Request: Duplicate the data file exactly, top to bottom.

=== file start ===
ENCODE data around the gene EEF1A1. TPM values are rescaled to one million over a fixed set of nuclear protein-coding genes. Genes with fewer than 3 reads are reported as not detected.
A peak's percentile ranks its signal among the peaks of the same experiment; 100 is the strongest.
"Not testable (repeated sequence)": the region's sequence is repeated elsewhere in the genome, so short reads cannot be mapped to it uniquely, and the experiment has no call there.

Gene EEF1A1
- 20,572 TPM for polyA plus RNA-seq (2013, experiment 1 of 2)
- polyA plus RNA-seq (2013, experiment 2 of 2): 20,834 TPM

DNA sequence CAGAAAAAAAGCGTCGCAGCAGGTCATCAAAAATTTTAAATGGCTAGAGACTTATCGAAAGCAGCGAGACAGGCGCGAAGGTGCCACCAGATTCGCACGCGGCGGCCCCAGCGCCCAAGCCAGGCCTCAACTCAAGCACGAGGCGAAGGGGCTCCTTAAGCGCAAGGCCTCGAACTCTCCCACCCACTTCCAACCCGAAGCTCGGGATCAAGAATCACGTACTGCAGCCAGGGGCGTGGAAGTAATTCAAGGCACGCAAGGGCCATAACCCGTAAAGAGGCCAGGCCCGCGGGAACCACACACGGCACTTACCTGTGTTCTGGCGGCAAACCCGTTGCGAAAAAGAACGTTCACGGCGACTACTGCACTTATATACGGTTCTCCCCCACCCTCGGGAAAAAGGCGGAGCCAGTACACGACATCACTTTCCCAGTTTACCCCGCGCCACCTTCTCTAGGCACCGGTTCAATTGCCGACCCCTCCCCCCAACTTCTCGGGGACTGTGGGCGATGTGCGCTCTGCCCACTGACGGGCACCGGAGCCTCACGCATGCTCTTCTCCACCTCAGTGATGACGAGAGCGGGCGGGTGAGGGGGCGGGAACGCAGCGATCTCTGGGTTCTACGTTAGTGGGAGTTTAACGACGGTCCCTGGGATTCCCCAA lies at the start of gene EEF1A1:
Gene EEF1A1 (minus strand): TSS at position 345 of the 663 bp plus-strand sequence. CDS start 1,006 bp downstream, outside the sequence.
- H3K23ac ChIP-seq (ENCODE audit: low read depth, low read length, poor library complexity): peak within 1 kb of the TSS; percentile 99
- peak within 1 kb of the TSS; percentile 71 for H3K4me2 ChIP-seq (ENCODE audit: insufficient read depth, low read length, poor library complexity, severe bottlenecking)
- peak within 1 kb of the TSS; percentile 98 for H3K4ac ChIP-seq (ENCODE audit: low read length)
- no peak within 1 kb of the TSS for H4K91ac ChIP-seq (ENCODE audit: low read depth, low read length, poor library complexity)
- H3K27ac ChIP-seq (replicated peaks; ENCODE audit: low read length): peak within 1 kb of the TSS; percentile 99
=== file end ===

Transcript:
ENCODE data around the gene EEF1A1. TPM values are rescaled to one million over a fixed set of nuclear protein-coding genes. Genes with fewer than 3 reads are reported as not detected.
A peak's percentile ranks its signal among the peaks of the same experiment; 100 is the strongest.
"Not testable (repeated sequence)": the region's sequence is repeated elsewhere in the genome, so short reads cannot be mapped to it uniquely, and the experiment has no call there.

Gene EEF1A1
- 20,572 TPM for polyA plus RNA-seq (2013, experiment 1 of 2)
- polyA plus RNA-seq (2013, experiment 2 of 2): 20,834 TPM

DNA sequence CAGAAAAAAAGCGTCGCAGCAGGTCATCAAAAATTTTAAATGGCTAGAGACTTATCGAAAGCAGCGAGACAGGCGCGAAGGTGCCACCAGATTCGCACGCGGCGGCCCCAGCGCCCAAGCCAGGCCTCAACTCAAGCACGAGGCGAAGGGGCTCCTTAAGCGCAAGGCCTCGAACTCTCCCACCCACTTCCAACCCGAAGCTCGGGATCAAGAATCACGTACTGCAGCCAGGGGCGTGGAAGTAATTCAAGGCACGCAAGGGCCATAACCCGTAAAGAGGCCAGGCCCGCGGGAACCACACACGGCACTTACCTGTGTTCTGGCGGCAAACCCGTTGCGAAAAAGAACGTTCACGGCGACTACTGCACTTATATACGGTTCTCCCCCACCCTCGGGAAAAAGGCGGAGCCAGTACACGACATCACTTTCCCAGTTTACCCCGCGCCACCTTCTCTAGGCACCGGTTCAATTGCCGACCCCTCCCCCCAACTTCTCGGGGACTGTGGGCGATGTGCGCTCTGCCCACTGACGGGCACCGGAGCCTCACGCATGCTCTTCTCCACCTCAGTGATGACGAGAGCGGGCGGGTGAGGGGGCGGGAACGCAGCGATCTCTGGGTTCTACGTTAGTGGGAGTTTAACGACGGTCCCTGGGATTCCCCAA lies at the start of gene EEF1A1:
Gene EEF1A1 (minus strand): TSS at position 345 of the 663 bp plus-strand sequence. CDS start 1,006 bp downstream, outside the sequence.
- H3K23ac ChIP-seq (ENCODE audit: low read depth, low read length, poor library complexity): peak within 1 kb of the TSS; percentile 99
- peak within 1 kb of the TSS; percentile 71 for H3K4me2 ChIP-seq (ENCODE audit: insufficient read depth, low read length, poor library complexity, severe bottlenecking)
- peak within 1 kb of the TSS; percentile 98 for H3K4ac ChIP-seq (ENCODE audit: low read length)
- no peak within 1 kb of the TSS for H4K91ac ChIP-seq (ENCODE audit: low read depth, low read length, poor library complexity)
- H3K27ac ChIP-seq (replicated peaks; ENCODE audit: low read length): peak within 1 kb of the TSS; percentile 99